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Portable lab you plug into your phone can diagnose illnesses like coronavirus

February 06, 2020

Engineers with the University of Cincinnati have created a tiny portable lab that plugs into your phone, connecting it automatically to a doctor's office through a custom app UC developed.

The lab the size of a credit card can diagnose infectious diseases such as coronavirus, malaria, HIV or Lyme disease or countless other health conditions like depression and anxiety.

The patient simply puts a single-use plastic lab chip into his or her mouth then plugs that into a slot in the box to test the saliva.

The device automatically transmits results to the patient's doctor through a custom app UC created for nearly instant results.

UC professor Chong Ahn and his research team used the smartphone device to test for malaria. But the device could be used for smart point of care testing for countless chronic or infectious diseases or to measure hormones related to stress.

"Right now it takes several hours or even days to diagnose in a lab, even when people are showing symptoms. The disease can spread," Ahn said.

The study was published in the Nature journal Microsystems & Nanoengineering.

His research team created a novel lab chip that uses natural capillary action, the tendency for a liquid to adhere to a surface, to draw a sample down two channels called a "microchannel capillary flow assay." One channel mixes the sample with freeze-dried detection antibodies. The other contains a freeze-dried luminescent material to read the results when the split samples combine again on three sensors.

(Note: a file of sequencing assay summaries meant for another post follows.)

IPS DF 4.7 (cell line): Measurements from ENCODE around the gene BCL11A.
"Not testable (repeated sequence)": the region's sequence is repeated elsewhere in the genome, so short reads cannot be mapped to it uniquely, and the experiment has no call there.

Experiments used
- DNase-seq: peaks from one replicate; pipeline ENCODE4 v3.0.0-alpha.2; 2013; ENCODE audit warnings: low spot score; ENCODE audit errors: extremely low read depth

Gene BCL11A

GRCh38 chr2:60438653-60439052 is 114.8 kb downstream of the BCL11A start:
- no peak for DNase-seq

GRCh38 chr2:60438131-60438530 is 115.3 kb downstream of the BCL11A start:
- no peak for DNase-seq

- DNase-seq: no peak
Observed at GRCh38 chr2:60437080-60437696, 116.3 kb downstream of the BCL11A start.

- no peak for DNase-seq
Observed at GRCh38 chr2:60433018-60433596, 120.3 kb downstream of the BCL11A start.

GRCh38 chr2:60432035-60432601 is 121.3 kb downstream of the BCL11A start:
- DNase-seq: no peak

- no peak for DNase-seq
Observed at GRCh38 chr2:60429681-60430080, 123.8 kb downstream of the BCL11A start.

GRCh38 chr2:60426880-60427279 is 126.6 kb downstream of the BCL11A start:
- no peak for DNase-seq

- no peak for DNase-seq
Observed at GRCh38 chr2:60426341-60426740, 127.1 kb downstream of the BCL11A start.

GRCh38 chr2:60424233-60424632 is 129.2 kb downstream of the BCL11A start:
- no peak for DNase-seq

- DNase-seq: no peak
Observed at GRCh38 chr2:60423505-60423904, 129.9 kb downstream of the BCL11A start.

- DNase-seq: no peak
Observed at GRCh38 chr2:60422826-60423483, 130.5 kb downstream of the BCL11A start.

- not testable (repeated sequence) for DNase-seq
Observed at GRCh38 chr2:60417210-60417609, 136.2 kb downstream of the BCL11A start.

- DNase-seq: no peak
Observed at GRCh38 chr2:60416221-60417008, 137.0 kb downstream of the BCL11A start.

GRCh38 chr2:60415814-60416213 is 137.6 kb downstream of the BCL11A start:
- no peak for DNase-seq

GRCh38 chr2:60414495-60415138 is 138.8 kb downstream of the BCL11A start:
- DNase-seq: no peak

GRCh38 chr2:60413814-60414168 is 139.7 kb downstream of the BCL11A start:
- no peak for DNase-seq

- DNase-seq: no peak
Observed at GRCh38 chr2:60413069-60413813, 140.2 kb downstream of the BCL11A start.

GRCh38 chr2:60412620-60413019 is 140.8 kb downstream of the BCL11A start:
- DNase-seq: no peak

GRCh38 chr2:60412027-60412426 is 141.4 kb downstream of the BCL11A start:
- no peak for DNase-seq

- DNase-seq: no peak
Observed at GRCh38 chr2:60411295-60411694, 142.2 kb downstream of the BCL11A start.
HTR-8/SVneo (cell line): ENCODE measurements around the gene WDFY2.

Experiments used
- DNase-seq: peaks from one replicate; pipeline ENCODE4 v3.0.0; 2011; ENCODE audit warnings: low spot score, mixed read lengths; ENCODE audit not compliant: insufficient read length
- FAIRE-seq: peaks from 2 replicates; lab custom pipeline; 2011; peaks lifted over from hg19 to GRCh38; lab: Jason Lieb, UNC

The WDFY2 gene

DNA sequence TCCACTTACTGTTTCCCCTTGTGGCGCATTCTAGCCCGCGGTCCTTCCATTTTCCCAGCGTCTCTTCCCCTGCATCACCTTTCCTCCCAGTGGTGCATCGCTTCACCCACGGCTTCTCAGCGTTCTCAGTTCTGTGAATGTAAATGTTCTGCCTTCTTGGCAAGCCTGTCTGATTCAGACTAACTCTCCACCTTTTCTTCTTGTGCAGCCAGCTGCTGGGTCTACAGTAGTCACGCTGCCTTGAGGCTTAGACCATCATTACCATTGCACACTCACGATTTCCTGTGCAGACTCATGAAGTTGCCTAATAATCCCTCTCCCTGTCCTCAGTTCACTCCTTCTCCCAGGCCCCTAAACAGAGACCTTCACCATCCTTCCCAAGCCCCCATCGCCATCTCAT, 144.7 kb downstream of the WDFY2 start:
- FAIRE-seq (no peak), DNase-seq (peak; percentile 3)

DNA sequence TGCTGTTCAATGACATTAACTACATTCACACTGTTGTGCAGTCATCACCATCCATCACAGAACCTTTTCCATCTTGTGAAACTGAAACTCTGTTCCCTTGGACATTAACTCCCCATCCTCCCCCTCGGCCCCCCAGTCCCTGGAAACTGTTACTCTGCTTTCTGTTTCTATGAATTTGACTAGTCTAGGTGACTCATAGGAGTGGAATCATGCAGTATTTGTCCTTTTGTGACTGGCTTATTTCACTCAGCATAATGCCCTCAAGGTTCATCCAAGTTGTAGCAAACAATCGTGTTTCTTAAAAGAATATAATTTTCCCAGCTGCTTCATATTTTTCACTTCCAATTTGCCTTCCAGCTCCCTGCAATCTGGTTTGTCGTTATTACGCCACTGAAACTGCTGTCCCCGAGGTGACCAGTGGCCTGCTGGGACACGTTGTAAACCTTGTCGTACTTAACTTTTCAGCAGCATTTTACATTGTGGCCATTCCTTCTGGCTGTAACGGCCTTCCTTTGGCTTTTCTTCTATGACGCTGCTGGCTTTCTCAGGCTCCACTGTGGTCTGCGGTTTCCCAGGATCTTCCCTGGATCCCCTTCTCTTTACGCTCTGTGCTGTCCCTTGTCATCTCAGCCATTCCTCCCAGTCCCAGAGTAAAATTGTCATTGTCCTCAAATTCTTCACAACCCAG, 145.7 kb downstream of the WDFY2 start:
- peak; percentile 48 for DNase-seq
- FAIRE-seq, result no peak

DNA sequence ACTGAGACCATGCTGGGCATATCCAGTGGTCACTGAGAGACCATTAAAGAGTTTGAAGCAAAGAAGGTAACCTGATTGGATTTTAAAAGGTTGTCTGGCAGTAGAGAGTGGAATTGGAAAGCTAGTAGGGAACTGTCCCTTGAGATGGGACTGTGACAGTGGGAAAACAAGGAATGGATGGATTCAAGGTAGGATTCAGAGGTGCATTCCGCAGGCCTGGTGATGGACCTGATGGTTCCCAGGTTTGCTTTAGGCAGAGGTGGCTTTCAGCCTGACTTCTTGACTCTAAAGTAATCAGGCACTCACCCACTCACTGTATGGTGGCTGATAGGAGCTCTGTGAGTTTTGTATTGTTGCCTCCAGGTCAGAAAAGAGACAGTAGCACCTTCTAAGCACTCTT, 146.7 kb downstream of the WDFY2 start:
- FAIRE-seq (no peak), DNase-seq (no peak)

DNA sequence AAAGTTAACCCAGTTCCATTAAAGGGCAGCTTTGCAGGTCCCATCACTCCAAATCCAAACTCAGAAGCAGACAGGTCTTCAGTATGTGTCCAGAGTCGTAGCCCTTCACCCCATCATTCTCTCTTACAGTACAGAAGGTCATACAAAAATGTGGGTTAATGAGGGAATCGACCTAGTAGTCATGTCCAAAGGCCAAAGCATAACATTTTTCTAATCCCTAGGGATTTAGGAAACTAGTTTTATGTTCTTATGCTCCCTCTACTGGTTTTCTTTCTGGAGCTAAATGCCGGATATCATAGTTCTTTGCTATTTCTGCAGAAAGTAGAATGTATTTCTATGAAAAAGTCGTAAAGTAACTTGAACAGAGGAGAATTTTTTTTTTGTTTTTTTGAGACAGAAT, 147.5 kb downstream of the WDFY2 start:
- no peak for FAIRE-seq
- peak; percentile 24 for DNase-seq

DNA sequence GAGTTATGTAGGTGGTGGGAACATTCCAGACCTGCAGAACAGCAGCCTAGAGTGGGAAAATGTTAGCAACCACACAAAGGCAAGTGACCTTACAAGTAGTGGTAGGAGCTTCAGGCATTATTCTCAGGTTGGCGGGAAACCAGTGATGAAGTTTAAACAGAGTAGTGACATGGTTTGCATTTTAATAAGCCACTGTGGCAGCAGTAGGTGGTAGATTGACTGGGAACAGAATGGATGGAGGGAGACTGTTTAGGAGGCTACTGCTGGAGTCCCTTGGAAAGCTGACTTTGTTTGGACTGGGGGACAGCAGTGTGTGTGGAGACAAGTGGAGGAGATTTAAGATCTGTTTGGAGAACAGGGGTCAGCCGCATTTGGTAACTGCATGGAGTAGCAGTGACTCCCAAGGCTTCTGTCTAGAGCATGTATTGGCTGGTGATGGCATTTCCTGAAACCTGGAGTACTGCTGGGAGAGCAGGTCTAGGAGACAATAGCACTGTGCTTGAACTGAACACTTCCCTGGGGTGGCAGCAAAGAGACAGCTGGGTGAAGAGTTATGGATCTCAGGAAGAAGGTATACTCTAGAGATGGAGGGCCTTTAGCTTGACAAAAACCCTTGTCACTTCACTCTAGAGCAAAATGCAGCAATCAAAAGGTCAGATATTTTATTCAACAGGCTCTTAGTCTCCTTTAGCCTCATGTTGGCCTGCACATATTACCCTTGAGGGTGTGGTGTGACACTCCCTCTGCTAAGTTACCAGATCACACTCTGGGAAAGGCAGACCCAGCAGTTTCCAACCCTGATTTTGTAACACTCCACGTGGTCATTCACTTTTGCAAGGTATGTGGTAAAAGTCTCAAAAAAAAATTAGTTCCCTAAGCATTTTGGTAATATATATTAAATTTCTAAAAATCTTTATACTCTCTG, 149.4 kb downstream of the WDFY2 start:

Ahn said the device is accurate, simple to use and inexpensive.

"The performance is comparable to laboratory tests. The cost is cheaper. And it's user-friendly," Ahn said. "We wanted to make it simple so anyone could use it without training or support."

UC doctoral student Sthitodhi Ghosh, the study's lead author, said the biggest advancement in the device is in the novel design of its tiny channels that naturally draw the sample through the sensor arrays using capillary flow. Ahn is Ghosh's Ph.D. advisor.

"The entire test takes place on the chip automatically. You don't have to do anything. This is the future of personal healthcare," Ghosh said.

While the device has applications for diagnosing or monitoring viruses or other diseases, Ahn said he sees potential in the field of mental health, where doctors already utilize smartphones to help track the wellness of patients.
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University of Cincinnati

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